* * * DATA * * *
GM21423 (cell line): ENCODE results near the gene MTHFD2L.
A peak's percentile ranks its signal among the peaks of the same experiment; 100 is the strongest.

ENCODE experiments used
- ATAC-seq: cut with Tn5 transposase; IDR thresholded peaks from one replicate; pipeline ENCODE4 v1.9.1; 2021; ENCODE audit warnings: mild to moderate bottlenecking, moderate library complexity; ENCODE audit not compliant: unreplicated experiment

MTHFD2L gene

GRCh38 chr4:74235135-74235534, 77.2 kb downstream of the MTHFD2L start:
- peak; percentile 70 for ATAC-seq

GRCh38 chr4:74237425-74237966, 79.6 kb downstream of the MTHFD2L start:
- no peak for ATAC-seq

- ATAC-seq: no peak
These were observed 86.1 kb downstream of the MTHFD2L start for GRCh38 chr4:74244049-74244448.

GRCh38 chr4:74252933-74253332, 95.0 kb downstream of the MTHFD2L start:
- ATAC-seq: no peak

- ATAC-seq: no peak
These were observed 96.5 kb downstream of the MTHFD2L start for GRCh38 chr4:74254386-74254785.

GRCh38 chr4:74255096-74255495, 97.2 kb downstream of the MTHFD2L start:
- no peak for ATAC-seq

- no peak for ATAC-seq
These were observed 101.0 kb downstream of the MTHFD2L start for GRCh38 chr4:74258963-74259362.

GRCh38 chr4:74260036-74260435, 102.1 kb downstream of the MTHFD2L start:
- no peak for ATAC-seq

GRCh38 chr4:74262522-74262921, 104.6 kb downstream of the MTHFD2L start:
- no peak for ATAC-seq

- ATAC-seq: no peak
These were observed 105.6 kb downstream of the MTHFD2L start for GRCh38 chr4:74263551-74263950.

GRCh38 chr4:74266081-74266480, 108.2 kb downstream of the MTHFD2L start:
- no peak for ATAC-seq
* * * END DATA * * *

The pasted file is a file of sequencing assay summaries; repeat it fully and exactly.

GM21423 (cell line): ENCODE results near the gene MTHFD2L.
A peak's percentile ranks its signal among the peaks of the same experiment; 100 is the strongest.

ENCODE experiments used
- ATAC-seq: cut with Tn5 transposase; IDR thresholded peaks from one replicate; pipeline ENCODE4 v1.9.1; 2021; ENCODE audit warnings: mild to moderate bottlenecking, moderate library complexity; ENCODE audit not compliant: unreplicated experiment

MTHFD2L gene

GRCh38 chr4:74235135-74235534, 77.2 kb downstream of the MTHFD2L start:
- peak; percentile 70 for ATAC-seq

GRCh38 chr4:74237425-74237966, 79.6 kb downstream of the MTHFD2L start:
- no peak for ATAC-seq

- ATAC-seq: no peak
These were observed 86.1 kb downstream of the MTHFD2L start for GRCh38 chr4:74244049-74244448.

GRCh38 chr4:74252933-74253332, 95.0 kb downstream of the MTHFD2L start:
- ATAC-seq: no peak

- ATAC-seq: no peak
These were observed 96.5 kb downstream of the MTHFD2L start for GRCh38 chr4:74254386-74254785.

GRCh38 chr4:74255096-74255495, 97.2 kb downstream of the MTHFD2L start:
- no peak for ATAC-seq

- no peak for ATAC-seq
These were observed 101.0 kb downstream of the MTHFD2L start for GRCh38 chr4:74258963-74259362.

GRCh38 chr4:74260036-74260435, 102.1 kb downstream of the MTHFD2L start:
- no peak for ATAC-seq

GRCh38 chr4:74262522-74262921, 104.6 kb downstream of the MTHFD2L start:
- no peak for ATAC-seq

- ATAC-seq: no peak
These were observed 105.6 kb downstream of the MTHFD2L start for GRCh38 chr4:74263551-74263950.

GRCh38 chr4:74266081-74266480, 108.2 kb downstream of the MTHFD2L start:
- no peak for ATAC-seq